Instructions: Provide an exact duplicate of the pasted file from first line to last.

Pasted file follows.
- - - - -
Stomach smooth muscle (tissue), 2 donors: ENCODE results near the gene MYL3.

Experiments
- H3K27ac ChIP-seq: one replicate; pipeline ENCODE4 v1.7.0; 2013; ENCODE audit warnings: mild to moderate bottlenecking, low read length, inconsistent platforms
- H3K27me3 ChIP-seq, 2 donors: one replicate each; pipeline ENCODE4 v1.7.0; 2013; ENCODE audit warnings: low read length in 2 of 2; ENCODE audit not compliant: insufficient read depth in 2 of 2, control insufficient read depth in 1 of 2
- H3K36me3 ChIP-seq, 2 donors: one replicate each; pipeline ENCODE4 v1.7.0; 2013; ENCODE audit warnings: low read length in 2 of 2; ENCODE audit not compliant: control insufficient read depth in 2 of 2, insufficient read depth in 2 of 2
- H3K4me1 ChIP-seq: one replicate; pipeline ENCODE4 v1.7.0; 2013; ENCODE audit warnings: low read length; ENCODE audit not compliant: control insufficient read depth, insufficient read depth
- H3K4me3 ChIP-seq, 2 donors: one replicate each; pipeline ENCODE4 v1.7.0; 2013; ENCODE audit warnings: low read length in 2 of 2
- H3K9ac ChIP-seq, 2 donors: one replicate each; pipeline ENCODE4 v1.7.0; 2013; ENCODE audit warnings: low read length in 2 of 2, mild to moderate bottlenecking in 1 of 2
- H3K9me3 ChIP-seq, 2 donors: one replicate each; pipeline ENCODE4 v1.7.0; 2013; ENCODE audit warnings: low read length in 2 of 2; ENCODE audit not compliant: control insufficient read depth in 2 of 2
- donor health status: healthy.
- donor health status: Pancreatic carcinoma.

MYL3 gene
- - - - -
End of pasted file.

Stomach smooth muscle (tissue), 2 donors: ENCODE results near the gene MYL3.

Experiments
- H3K27ac ChIP-seq: one replicate; pipeline ENCODE4 v1.7.0; 2013; ENCODE audit warnings: mild to moderate bottlenecking, low read length, inconsistent platforms
- H3K27me3 ChIP-seq, 2 donors: one replicate each; pipeline ENCODE4 v1.7.0; 2013; ENCODE audit warnings: low read length in 2 of 2; ENCODE audit not compliant: insufficient read depth in 2 of 2, control insufficient read depth in 1 of 2
- H3K36me3 ChIP-seq, 2 donors: one replicate each; pipeline ENCODE4 v1.7.0; 2013; ENCODE audit warnings: low read length in 2 of 2; ENCODE audit not compliant: control insufficient read depth in 2 of 2, insufficient read depth in 2 of 2
- H3K4me1 ChIP-seq: one replicate; pipeline ENCODE4 v1.7.0; 2013; ENCODE audit warnings: low read length; ENCODE audit not compliant: control insufficient read depth, insufficient read depth
- H3K4me3 ChIP-seq, 2 donors: one replicate each; pipeline ENCODE4 v1.7.0; 2013; ENCODE audit warnings: low read length in 2 of 2
- H3K9ac ChIP-seq, 2 donors: one replicate each; pipeline ENCODE4 v1.7.0; 2013; ENCODE audit warnings: low read length in 2 of 2, mild to moderate bottlenecking in 1 of 2
- H3K9me3 ChIP-seq, 2 donors: one replicate each; pipeline ENCODE4 v1.7.0; 2013; ENCODE audit warnings: low read length in 2 of 2; ENCODE audit not compliant: control insufficient read depth in 2 of 2
- donor health status: healthy.
- donor health status: Pancreatic carcinoma.

MYL3 gene